19 schools took part in SJI’s Shakespeare Short Play Festival
St Patrick’s School’s version of King Lear, done in the style of game show Who Wants to be a Millionaire.St Patrick’s School’s version of King Lear, done in the style of game show Who Wants to be a Millionaire.

A Singlish version of A Midsummer Night’s Dream and King Lear performed in the style of the TV game show, Who Wants to be a Millionaire?

These were just two innovative 10-minute productions of Shakespeare’s works put on by some schools at Short Shakes – the Shakespeare Short Play Festival organised by St Joseph’s Institution (SJI) Drama Club.

About 1,200 students and parents attended the three-day festival presented by 19 schools, including St Patrick’s School, St Stephen’s Primary School, Hai Sing Catholic School, CHIJ St Theresa’s Convent as well as both secondary and junior college students from SJI and SJI Senior School.

The event, in celebration of Shakespeare’s 450th birth anniversary, was held at the SJI’s temporary campus at Bishan.

On the first day of the festival, SJI Senior School put on a riotous Singlish version of A Midsummer Night’s Dream.SJI’s murder-mystery musical which was a mash-up of several plays.SJI’s murder-mystery musical which was a mash-up of several plays.

St Patrick’s School performed King Lear in the style of  Who Wants to be a Millionaire? and their rendition, titled Who Wants to be a King? won them the Audience Choice award on the second day of performances.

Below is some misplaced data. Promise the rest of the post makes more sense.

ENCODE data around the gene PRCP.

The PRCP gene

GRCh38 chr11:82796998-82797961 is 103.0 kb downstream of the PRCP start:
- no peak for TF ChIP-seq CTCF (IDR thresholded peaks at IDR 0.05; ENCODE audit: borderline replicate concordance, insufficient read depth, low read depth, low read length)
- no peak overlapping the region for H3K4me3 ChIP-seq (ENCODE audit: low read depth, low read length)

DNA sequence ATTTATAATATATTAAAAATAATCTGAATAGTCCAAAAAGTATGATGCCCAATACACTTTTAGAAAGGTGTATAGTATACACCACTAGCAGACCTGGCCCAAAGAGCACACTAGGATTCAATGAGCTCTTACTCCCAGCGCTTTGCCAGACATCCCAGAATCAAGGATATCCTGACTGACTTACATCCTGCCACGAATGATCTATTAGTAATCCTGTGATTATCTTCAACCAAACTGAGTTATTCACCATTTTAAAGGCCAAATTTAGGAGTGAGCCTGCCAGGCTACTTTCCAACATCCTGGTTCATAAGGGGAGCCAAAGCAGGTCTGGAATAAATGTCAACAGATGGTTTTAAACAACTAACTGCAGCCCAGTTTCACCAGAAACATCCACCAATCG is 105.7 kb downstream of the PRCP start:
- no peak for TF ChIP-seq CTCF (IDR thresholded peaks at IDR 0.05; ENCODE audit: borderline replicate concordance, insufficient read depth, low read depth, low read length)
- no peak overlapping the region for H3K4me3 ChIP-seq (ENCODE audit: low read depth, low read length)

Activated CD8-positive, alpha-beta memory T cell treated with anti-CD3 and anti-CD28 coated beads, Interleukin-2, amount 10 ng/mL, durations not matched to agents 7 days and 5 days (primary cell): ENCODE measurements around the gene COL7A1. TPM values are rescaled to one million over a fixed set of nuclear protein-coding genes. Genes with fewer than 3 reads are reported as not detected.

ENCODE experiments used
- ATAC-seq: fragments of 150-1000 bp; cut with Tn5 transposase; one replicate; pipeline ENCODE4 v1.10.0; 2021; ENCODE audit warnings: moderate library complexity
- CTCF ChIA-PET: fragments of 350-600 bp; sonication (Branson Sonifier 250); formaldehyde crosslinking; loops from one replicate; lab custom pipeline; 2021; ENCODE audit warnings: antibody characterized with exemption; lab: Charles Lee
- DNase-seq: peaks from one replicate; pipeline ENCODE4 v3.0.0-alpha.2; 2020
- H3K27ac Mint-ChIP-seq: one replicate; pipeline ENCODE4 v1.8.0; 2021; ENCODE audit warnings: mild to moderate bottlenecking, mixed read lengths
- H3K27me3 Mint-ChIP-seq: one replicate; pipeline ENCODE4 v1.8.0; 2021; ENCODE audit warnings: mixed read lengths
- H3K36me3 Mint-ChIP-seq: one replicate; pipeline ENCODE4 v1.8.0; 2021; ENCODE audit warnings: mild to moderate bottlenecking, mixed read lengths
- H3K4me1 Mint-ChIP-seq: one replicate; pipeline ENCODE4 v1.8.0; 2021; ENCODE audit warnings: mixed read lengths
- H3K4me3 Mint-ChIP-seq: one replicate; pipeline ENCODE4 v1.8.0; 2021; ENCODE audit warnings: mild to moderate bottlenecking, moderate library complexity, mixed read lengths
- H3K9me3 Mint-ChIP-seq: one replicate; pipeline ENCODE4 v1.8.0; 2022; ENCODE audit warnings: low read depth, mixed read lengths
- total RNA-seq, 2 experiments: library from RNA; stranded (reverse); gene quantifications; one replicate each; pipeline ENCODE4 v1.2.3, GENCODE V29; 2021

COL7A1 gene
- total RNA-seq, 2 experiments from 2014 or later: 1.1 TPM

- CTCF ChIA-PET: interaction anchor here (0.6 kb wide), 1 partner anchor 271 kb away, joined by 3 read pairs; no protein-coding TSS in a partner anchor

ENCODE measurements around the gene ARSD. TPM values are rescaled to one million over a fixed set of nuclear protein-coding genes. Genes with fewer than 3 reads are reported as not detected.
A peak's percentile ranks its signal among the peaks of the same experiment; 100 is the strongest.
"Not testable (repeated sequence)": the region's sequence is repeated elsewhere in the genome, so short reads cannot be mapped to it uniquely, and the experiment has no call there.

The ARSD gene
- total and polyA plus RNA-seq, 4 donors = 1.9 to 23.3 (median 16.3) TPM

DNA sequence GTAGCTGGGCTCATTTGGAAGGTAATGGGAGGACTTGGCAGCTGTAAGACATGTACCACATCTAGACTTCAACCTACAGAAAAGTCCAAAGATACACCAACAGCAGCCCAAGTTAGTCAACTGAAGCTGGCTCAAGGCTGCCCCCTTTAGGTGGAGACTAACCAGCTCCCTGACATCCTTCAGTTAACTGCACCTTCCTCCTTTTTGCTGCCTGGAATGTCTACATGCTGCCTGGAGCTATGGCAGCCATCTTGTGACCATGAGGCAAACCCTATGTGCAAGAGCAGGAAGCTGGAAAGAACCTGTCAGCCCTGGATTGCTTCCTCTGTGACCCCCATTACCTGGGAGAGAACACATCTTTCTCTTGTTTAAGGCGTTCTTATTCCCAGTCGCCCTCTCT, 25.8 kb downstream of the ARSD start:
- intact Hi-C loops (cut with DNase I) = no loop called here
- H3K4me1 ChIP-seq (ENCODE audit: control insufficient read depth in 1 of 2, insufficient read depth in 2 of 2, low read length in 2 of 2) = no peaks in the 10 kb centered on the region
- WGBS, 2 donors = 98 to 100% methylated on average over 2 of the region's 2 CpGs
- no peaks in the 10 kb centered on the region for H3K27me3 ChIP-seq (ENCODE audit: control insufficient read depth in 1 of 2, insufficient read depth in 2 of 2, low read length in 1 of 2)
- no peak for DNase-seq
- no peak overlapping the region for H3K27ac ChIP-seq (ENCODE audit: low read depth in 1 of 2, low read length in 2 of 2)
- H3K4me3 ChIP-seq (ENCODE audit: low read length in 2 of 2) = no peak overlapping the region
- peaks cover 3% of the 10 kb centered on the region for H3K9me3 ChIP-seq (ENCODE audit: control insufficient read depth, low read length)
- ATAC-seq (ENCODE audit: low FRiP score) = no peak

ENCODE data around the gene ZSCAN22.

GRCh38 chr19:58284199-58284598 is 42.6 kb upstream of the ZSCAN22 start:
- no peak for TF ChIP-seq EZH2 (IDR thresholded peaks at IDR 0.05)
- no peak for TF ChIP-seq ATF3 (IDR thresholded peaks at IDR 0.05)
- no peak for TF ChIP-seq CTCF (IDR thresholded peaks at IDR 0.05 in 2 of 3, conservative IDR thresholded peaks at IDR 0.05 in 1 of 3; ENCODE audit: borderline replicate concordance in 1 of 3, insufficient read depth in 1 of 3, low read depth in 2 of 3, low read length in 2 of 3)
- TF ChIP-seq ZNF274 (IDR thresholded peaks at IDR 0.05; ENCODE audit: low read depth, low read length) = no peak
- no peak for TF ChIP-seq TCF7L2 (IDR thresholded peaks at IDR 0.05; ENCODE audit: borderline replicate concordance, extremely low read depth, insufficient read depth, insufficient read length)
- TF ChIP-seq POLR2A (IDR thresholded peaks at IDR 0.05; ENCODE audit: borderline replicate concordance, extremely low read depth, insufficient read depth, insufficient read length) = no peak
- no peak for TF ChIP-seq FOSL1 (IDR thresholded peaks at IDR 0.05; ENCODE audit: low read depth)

During their performance on the last day of the event, CHIJ St Theresa’s Convent staged Romeo and Juliet with a local slant, portraying two families, whose children just want to be friends, feuding over a pot of curry.

Hai Sing Catholic School perform an avant garde interpretation of Macbeth, melding humour and pathos.

St Stephen’s School also staged excerpts from Macbeth, while SJI’s drama club produced a murder-mystery musical – a mash-up of Richard III, King Lear, Macbeth, Twelfth Night and Romeo and Juliet.

“The most important lessons of our lives are learnt through stories,” said festival director Alan Johnson, who is also an English Language teacher at SJI.

“This year we mark an anniversary of the birth of one of the greatest storytellers the world has known. May his stories be told in our voices, that they may echo through time.”

St Stephen’s School staged excerpts from Macbeth.St Stephen’s School staged excerpts from Macbeth.
A member of the audience, Mr V Ravindran, 55, from Blessed Sacrament Church commented, “The concept for Short Shakes was excellent – schools staging short sketches based on Shakespeare’s plays. It opened up the world of Shakespeare to students who haven’t yet experienced his works, and it was an opportunity to be creative in presenting these works in a way that appealed to the current generation.

He added, “It was wonderful to watch the primary school kids of St Stephen’s confidently strutting their stuff and spouting Shakespeare without missing a quote. SJI’s hilarious mishmash, and St Theresa’s Muthus and Tans arguing about cooking curry definitely spiced up the original scripts.”

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